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Mitchell Veterinary Services asks, “Do You Know What Zoonoses is?”

By Small Animal No Comments

Zoonoses: animal diseases that can be transmitted to people

Is zoonoses the sinister side of pet ownership? There are countless diseases that humans can contract from their pets and here is a list of some of the more important ones.

Cat scratch fevercatteeth

When a cat’s dagger-like canine tooth punctures another cat’s skin, it pushes bacteria deep into the bite. The bad news? The same thing can happen to people. If you are bitten by a cat, you are at risk for a serious bacterial infection, even if the cat outwardly seems healthy. We recommend flushing the site with soap and water and seeing your physician as soon as possible. In some cases, cat scratches can also transmit bacteria such as Bartonella. Immunocompromised individuals in particular should seek medical attention promptly if bitten or scratched by a cat.


A single flea can hitch a ride into your house on your cat or dog and lay enough eggs in your home to create an infestation. Adult fleas feed on mammals numerous times a day and when they bite, they create itchy swollen spots. They can get their blood meal from your pet or from people. Unfortunately, some fleas carry viruses or other diseases that can make humans sick. Flea prevention is the key to protecting your household. Check out our blog article on fleas.


Giardia (also known as Beaver Fever)

Giardia is a microscopic parasite transmitted by ingestion of a giardia cyst in contaminated water, as well as in an infected pet’s feces. It can cause severe watery or bloody diarrhea in dogs and cats. Some pets may show no symptoms but carry this parasite and spread it via their excrement. Puppies and kittens in particular have an immature immune system and are more prone to giardia infection.

Roundworm and hookworm

Roundworm and hookworm infections occur commonly in pets – especially in puppies and kittens. The eggs from these parasites are passed in animals’ stool and hatch into larvae in the soil. People are at risk of ingesting infective eggs from contaminated environments, or in the case of hookworm, from touching contaminated soil with bare hands or feet. For more detailed information, check out the Center for Disease Control and Prevention website on hookworm: and our roundworm blog article.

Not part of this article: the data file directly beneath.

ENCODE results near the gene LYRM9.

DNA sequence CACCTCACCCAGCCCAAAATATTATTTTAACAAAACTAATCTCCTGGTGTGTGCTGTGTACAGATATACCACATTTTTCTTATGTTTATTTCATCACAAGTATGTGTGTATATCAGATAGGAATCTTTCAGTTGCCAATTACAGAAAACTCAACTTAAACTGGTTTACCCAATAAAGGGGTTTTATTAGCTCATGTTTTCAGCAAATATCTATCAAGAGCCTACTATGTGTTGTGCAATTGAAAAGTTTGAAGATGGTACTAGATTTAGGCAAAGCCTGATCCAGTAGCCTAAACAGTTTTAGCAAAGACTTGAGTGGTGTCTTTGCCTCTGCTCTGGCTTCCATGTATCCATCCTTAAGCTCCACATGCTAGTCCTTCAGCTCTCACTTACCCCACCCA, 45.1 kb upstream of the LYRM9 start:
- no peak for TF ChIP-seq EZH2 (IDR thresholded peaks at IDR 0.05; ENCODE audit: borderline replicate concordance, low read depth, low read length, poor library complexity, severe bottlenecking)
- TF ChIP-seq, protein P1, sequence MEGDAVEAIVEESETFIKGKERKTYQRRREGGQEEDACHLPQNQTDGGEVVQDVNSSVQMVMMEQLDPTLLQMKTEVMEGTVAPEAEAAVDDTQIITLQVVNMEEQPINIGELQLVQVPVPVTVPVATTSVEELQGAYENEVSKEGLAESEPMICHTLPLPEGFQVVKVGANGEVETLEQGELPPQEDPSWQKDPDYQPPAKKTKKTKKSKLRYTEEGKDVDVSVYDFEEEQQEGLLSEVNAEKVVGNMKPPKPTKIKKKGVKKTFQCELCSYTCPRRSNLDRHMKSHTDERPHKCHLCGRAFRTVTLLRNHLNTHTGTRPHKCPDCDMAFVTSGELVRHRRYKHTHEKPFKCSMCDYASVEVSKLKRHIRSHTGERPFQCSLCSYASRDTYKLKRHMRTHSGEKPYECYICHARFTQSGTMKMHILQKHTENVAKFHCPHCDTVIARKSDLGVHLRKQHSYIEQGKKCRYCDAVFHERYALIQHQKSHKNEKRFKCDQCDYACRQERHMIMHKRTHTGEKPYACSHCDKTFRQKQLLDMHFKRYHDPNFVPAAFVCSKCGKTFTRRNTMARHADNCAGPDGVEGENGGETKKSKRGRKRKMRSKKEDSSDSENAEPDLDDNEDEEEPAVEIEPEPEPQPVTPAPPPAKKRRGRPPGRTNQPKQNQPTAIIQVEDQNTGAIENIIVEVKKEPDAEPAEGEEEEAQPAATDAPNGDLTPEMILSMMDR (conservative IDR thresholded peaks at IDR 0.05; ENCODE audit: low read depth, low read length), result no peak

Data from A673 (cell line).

Rabies is a nasty virus that is transmitted from wild or domestic animals through contact with saliva. Once the symptoms of rabies develop, it is nearly always fatal. This disease is preventable through vaccination of cats and dogs, as well as wildlife. Routine vaccination of our cats and dogs protects the public; in time we hope that this virus can be eradicated. Please see our previous blog article on Rabies virus.


Leptospirosis is a bacterial infection that can be transmitted to people primarily through wildlife/rodents or dogs’ urine and saliva. For example, if your dog is not vaccinated against this infectious bacterium, it could become sick with it through contact with raccoons and then make its people sick. Illness in people can range from flu-like symptoms to meningitis and liver failure. Please see our previous blog article on Leptospirosis bacteria and the Centers for Disease Control and Prevention website:


According to the Public Health Agency of Canada, Salmonella is a bacterium that is often found in the intestines of animals. It can be transmitted to people when they eat food contaminated with animal feces or through contact with infected animals: including livestock, cats and dogs, pocket pets (such as rodents), amphibians, birds and reptiles. Pet foods also have the potential to be contaminated with Salmonella bacteria – for this reason, it is a good idea to wash your hands after touching animals or their food. Symptoms of Salmonella include vomiting and diarrhea.